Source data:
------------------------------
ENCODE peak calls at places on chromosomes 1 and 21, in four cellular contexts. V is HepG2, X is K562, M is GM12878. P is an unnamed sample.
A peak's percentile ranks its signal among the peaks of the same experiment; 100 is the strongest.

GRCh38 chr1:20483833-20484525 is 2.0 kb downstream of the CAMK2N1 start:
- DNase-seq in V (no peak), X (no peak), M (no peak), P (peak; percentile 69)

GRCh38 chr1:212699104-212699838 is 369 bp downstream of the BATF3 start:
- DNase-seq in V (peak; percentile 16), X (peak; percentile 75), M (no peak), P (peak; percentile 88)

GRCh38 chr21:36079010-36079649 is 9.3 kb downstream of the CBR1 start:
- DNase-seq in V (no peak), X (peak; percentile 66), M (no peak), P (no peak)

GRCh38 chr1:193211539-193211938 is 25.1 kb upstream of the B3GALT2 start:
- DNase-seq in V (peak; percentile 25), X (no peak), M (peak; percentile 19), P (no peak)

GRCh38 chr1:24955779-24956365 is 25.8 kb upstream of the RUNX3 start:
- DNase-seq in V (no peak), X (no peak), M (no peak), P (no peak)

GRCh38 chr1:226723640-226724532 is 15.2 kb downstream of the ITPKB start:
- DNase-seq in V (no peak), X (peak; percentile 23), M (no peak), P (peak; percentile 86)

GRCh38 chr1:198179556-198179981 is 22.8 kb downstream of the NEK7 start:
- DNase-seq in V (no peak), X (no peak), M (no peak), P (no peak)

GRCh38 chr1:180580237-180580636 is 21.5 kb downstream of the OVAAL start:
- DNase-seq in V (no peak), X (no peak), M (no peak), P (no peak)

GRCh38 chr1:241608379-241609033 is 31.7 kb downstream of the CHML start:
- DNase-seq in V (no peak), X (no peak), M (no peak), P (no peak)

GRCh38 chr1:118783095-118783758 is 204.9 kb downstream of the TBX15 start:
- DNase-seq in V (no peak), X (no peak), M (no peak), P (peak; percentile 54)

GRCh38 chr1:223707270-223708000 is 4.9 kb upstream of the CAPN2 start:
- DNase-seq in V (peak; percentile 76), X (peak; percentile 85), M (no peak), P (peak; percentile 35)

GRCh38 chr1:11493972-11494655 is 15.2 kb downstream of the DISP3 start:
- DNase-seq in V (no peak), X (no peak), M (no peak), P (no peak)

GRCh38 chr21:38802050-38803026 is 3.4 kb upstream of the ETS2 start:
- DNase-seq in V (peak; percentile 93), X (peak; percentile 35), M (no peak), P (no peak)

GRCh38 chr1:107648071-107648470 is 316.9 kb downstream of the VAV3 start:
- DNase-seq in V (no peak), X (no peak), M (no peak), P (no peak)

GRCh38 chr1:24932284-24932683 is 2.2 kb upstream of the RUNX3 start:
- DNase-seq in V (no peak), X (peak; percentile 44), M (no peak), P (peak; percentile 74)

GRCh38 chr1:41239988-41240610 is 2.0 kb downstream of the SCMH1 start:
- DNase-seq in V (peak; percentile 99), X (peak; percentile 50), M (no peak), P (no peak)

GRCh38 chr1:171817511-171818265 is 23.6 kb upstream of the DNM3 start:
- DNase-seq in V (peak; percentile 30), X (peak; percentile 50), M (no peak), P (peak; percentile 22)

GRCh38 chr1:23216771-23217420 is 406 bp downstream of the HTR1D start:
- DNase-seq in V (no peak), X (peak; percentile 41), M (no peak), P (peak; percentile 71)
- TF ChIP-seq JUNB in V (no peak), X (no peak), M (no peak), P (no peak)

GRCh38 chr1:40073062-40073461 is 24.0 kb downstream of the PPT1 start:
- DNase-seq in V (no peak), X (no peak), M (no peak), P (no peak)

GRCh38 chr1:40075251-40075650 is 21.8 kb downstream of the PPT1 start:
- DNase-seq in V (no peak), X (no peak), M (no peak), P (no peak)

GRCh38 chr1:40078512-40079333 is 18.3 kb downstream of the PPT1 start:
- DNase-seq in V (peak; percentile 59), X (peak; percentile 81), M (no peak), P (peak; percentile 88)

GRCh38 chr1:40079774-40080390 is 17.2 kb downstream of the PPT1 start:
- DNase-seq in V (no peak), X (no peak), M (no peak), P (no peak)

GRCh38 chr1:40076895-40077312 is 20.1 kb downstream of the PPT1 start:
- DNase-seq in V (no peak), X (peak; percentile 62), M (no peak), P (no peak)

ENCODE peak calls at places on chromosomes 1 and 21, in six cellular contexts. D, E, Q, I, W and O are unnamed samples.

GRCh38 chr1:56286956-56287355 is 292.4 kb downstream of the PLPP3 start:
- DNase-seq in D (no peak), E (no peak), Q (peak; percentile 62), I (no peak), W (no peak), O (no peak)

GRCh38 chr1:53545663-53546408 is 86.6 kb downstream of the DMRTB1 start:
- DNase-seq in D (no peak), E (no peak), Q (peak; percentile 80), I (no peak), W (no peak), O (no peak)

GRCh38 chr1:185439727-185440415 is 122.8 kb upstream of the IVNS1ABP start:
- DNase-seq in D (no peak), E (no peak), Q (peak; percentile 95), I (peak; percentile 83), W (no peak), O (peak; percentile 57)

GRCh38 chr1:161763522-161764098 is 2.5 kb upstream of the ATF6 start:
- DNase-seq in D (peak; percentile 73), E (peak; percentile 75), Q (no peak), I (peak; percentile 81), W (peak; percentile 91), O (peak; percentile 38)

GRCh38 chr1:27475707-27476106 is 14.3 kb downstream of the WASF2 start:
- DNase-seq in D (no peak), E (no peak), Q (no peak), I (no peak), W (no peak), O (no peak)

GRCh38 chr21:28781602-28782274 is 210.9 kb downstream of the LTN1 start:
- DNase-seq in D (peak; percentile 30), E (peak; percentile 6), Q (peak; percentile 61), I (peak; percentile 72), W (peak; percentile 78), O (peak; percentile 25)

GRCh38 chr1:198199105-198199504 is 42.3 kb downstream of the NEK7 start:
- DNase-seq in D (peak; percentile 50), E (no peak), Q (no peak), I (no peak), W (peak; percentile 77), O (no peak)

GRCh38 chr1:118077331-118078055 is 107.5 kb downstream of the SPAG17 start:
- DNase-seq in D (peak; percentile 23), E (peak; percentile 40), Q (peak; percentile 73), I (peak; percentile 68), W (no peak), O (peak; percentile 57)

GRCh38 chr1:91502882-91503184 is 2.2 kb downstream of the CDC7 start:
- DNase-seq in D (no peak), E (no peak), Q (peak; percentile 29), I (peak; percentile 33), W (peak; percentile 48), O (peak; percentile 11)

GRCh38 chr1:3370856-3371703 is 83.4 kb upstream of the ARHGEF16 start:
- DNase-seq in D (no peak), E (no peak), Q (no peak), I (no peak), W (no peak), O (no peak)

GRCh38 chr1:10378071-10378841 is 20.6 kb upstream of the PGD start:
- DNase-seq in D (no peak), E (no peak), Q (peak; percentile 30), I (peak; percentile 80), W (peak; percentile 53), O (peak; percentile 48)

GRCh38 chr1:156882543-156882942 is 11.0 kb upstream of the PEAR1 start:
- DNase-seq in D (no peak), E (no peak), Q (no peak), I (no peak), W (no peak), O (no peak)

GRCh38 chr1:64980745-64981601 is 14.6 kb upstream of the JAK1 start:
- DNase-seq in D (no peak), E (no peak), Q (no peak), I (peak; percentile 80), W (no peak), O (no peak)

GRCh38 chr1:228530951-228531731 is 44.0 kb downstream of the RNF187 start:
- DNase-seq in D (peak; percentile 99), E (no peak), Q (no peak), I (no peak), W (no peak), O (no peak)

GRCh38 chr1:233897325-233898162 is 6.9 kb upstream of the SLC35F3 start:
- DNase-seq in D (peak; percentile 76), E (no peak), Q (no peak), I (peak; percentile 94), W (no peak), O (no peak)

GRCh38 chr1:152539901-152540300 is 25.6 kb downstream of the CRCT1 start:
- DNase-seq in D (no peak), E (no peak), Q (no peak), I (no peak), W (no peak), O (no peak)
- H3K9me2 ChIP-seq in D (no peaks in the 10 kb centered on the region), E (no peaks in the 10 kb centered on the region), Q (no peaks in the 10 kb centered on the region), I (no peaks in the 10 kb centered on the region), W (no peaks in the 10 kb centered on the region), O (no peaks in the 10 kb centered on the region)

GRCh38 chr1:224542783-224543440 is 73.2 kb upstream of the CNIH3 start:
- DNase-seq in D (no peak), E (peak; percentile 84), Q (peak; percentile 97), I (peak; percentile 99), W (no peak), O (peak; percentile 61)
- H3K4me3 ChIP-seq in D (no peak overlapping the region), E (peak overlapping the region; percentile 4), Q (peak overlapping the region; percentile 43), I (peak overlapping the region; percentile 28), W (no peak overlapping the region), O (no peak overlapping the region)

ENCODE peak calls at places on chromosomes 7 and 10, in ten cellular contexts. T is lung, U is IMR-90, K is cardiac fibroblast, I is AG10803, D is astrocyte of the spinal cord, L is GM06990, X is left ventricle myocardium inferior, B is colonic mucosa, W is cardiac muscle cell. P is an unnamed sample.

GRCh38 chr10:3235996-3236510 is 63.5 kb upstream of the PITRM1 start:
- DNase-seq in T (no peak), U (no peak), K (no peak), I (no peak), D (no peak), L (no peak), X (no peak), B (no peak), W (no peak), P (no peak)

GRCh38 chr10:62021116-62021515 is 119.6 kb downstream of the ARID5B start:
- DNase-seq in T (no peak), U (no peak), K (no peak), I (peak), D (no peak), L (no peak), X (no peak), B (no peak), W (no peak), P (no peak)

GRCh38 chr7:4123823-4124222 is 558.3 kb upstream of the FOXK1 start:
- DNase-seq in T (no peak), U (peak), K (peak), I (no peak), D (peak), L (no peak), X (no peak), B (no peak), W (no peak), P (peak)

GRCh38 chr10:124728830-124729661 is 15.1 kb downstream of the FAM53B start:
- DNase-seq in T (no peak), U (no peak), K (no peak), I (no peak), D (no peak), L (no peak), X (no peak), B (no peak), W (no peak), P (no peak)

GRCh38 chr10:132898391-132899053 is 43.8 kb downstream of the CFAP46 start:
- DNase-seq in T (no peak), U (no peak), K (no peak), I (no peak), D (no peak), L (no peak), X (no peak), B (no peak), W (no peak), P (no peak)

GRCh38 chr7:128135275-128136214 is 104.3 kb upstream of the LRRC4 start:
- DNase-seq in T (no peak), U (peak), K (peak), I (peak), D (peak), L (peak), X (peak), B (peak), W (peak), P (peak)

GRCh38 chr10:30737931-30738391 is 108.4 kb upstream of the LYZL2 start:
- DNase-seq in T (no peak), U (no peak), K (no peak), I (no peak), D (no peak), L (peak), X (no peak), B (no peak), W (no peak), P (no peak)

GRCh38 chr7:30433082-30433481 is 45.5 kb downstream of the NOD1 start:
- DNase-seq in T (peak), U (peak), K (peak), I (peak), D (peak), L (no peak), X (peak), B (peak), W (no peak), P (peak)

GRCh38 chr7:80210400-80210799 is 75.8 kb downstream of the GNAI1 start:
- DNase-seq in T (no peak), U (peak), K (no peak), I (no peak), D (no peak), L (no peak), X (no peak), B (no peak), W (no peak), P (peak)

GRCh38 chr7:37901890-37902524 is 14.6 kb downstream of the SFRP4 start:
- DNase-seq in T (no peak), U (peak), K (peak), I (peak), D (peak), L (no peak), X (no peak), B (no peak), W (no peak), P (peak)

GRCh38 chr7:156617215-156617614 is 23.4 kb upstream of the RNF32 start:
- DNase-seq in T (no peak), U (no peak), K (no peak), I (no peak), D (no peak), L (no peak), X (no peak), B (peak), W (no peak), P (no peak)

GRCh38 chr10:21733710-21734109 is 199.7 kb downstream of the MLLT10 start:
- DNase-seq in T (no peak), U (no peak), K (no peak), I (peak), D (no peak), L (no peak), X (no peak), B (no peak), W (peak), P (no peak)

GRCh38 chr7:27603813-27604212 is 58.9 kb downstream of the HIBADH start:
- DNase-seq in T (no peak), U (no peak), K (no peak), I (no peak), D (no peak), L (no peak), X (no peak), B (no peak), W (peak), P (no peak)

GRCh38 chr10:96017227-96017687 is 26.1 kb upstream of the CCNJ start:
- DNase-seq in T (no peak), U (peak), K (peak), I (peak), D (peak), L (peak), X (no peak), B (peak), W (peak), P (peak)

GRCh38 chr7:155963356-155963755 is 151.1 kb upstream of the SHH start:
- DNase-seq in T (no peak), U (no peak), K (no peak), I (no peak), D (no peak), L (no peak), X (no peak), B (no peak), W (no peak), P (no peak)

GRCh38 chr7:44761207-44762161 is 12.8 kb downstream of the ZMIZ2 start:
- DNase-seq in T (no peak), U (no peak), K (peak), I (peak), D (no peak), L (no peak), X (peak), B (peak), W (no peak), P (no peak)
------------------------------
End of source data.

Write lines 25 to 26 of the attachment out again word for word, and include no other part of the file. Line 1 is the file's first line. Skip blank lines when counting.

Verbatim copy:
GRCh38 chr1:11493972-11494655 is 15.2 kb downstream of the DISP3 start:
- DNase-seq in V (no peak), X (no peak), M (no peak), P (no peak)